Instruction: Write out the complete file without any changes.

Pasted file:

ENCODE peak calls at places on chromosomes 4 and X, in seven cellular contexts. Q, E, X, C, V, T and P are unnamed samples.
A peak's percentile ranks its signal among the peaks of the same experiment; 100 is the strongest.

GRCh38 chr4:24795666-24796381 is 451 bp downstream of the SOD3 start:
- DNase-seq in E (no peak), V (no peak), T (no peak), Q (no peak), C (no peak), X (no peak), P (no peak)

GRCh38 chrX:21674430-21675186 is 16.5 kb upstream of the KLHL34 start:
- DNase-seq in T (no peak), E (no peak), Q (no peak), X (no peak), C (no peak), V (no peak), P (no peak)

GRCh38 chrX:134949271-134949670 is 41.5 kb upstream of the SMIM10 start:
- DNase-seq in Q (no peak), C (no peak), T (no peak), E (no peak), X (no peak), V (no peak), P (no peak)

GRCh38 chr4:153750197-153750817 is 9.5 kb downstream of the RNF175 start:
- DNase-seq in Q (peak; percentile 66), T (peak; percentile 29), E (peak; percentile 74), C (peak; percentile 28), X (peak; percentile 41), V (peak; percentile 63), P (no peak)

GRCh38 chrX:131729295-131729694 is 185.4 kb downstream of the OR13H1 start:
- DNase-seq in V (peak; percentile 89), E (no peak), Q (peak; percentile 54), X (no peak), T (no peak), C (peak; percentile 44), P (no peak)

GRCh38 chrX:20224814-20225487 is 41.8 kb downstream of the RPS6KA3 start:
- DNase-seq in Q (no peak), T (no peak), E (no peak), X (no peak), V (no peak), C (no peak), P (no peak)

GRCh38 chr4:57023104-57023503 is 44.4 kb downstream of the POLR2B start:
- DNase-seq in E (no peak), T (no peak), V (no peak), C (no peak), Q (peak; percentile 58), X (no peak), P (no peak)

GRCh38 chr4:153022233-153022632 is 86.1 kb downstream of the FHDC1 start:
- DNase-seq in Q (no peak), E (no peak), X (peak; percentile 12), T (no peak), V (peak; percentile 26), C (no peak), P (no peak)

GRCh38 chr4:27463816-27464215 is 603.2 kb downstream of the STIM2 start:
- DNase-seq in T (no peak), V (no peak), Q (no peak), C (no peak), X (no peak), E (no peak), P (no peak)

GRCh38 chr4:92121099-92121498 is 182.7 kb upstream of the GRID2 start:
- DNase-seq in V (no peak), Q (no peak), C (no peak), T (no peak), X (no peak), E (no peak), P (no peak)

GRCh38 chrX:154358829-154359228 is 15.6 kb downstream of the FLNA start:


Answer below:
ENCODE peak calls at places on chromosomes 4 and X, in seven cellular contexts. Q, E, X, C, V, T and P are unnamed samples.
A peak's percentile ranks its signal among the peaks of the same experiment; 100 is the strongest.

GRCh38 chr4:24795666-24796381 is 451 bp downstream of the SOD3 start:
- DNase-seq in E (no peak), V (no peak), T (no peak), Q (no peak), C (no peak), X (no peak), P (no peak)

GRCh38 chrX:21674430-21675186 is 16.5 kb upstream of the KLHL34 start:
- DNase-seq in T (no peak), E (no peak), Q (no peak), X (no peak), C (no peak), V (no peak), P (no peak)

GRCh38 chrX:134949271-134949670 is 41.5 kb upstream of the SMIM10 start:
- DNase-seq in Q (no peak), C (no peak), T (no peak), E (no peak), X (no peak), V (no peak), P (no peak)

GRCh38 chr4:153750197-153750817 is 9.5 kb downstream of the RNF175 start:
- DNase-seq in Q (peak; percentile 66), T (peak; percentile 29), E (peak; percentile 74), C (peak; percentile 28), X (peak; percentile 41), V (peak; percentile 63), P (no peak)

GRCh38 chrX:131729295-131729694 is 185.4 kb downstream of the OR13H1 start:
- DNase-seq in V (peak; percentile 89), E (no peak), Q (peak; percentile 54), X (no peak), T (no peak), C (peak; percentile 44), P (no peak)

GRCh38 chrX:20224814-20225487 is 41.8 kb downstream of the RPS6KA3 start:
- DNase-seq in Q (no peak), T (no peak), E (no peak), X (no peak), V (no peak), C (no peak), P (no peak)

GRCh38 chr4:57023104-57023503 is 44.4 kb downstream of the POLR2B start:
- DNase-seq in E (no peak), T (no peak), V (no peak), C (no peak), Q (peak; percentile 58), X (no peak), P (no peak)

GRCh38 chr4:153022233-153022632 is 86.1 kb downstream of the FHDC1 start:
- DNase-seq in Q (no peak), E (no peak), X (peak; percentile 12), T (no peak), V (peak; percentile 26), C (no peak), P (no peak)

GRCh38 chr4:27463816-27464215 is 603.2 kb downstream of the STIM2 start:
- DNase-seq in T (no peak), V (no peak), Q (no peak), C (no peak), X (no peak), E (no peak), P (no peak)

GRCh38 chr4:92121099-92121498 is 182.7 kb upstream of the GRID2 start:
- DNase-seq in V (no peak), Q (no peak), C (no peak), T (no peak), X (no peak), E (no peak), P (no peak)

GRCh38 chrX:154358829-154359228 is 15.6 kb downstream of the FLNA start: